With the push method, TopView can push data and events to users through notification channels such as email, SMS/text, pagers, and phones. Email solutions require an available mail server, although public servers such as Gmail can be used if internet access is available. SMS/text notification can often be implemented through an email-text bridge at the cellular provider (e.g. email to 1112223333@vtext.com sends a text message to cellular phone 1112223333) allowing an email-only solution to reach both traditional email clients and SMS/text users. Wireless SMS/text solutions can be implemented with a cellular GSM modem as long as cellular service is available at both the monitoring computer and the mobile user location. Pagers and phone notification normally require a modem and are losing popularity due to slow delivery time and availability of new technologies.

A push solution is more useful if it provides a method for the user to acknowledge receipt of the notification. For example, replying to an email notification informs TopView that the recipient has read the email and acknowledges the event. Without a reply acknowledge within a configurable time of the event and notification, other users can be notified “up the chain” until a reply acknowledge is received. Both Email and SMS/text notification can use bi-directional communication in order to allow an intelligent escalation of events.

MobiileA combination push/pull solution makes the data and events available for users to query on demand, normally within a private or public web site.

In TopView, automation data and events can be represented as HTML formatted reports that can be read with desktop and mobile browsers. Multiple reports can be created so that users can access data specific to their area of responsibility. Although the HTML reports can be emailed on a schedule, they can also be published to a web server where users can query the current content as needed using a web browser.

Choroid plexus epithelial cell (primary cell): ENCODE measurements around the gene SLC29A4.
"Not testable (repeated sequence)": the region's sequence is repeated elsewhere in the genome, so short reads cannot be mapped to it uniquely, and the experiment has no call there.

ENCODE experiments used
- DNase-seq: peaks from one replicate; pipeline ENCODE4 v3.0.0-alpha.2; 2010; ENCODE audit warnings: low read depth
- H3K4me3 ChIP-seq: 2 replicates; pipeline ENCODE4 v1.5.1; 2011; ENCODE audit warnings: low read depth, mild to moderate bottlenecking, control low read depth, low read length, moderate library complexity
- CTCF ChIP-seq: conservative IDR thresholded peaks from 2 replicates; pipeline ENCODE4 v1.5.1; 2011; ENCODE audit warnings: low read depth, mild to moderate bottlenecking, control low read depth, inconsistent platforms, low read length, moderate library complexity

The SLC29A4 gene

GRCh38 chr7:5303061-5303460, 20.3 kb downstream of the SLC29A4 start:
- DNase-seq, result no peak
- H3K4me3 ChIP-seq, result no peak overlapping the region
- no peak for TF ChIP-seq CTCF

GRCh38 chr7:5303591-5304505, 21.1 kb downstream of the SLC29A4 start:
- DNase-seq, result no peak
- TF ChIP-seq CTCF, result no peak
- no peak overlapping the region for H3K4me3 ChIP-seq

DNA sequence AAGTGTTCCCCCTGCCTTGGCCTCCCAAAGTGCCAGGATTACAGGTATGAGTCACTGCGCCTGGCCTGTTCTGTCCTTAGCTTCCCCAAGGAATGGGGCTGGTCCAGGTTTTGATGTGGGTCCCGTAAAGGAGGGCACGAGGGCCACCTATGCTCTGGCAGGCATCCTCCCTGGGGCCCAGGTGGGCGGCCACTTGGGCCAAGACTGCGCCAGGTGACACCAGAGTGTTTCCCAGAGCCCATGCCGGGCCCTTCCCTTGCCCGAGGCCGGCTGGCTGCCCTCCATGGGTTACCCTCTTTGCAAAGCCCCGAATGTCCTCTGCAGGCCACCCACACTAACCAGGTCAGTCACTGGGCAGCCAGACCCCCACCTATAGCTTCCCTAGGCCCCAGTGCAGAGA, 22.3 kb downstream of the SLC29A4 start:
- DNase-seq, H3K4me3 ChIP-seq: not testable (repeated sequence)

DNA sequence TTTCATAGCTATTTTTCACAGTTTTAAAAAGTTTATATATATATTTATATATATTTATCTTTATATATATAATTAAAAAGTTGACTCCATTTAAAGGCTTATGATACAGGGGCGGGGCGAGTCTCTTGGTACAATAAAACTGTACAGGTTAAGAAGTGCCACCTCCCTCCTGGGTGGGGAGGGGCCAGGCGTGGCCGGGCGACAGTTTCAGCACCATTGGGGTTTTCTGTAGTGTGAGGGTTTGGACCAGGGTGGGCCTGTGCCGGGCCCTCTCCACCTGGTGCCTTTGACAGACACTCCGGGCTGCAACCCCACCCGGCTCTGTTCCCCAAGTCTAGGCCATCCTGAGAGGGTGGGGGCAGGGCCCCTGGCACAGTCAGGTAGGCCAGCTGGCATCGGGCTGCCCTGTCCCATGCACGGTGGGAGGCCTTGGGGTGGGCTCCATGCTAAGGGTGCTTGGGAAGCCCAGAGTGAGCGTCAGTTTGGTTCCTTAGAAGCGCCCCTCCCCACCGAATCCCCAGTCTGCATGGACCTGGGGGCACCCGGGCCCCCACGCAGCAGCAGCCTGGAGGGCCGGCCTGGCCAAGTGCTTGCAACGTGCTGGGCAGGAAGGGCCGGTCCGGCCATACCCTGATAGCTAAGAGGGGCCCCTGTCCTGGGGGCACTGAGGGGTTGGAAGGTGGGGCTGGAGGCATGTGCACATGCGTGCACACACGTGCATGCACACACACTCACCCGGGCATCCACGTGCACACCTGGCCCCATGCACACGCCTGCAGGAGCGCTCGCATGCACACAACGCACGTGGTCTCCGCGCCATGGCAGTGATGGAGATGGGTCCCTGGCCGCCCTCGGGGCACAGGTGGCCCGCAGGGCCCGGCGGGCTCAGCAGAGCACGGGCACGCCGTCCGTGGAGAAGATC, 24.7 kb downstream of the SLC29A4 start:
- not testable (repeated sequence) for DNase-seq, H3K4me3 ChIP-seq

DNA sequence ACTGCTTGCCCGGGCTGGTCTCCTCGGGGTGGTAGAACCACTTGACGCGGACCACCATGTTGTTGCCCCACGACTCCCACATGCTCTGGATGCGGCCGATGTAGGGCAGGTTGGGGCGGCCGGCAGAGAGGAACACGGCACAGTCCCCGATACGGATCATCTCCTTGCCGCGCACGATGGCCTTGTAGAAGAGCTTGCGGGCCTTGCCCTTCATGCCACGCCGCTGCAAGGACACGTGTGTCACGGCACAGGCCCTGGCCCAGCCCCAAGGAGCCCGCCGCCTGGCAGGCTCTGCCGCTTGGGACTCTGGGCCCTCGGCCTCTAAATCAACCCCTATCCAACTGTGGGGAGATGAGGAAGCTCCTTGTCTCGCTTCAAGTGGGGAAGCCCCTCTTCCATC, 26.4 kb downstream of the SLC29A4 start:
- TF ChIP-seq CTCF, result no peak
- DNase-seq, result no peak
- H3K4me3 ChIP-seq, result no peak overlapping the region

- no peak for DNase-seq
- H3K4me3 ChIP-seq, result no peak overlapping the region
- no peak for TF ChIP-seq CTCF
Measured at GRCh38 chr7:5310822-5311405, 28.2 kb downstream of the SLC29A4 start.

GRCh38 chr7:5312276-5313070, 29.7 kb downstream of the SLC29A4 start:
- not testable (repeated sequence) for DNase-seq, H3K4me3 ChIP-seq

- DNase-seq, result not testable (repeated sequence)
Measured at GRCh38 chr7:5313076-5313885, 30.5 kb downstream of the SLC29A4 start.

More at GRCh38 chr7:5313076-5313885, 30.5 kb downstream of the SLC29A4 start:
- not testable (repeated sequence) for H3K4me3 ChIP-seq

More recently, RSS feeds of events and alarms from the monitored automation system can be implemented.

RSS is a popular method for distributing information updates over the web. An RSS feed is a URL that provides a summary of the information to be distributed. Common uses of RSS feeds include blog entries, news items, and videos. Instead of needing to visit a web site to see what is new (the blog, news web site, ...), an RSS Reader allows users to "subscribe" to one or more RSS feeds. The reader then displays the information from the feed(s): usually a headline, a brief description, and a link (e.g. to the blog or news item described). The reader may track the items that the user has read, and may allow the user to share items with others.

Alarm RSS feeds can be created and published to a web server. As with traditional RSS feeds, the Alarm RSS feeds provide items (alarm message), item description (alarm details), and optional item links. Users can subscribe to the alarm RSS feed(s) using an RSS Reader to view alarm activity using the same technology as news and blog RSS feeds.

RSS Readers can be
(1) applications that run on the desktop, mobile, or tablet device (iPhone, Android, Windows Phone, iPad)
(2) embedded into web pages and portals such as iGoogle and My Yahoo
(3) hardware devices such as LED tickers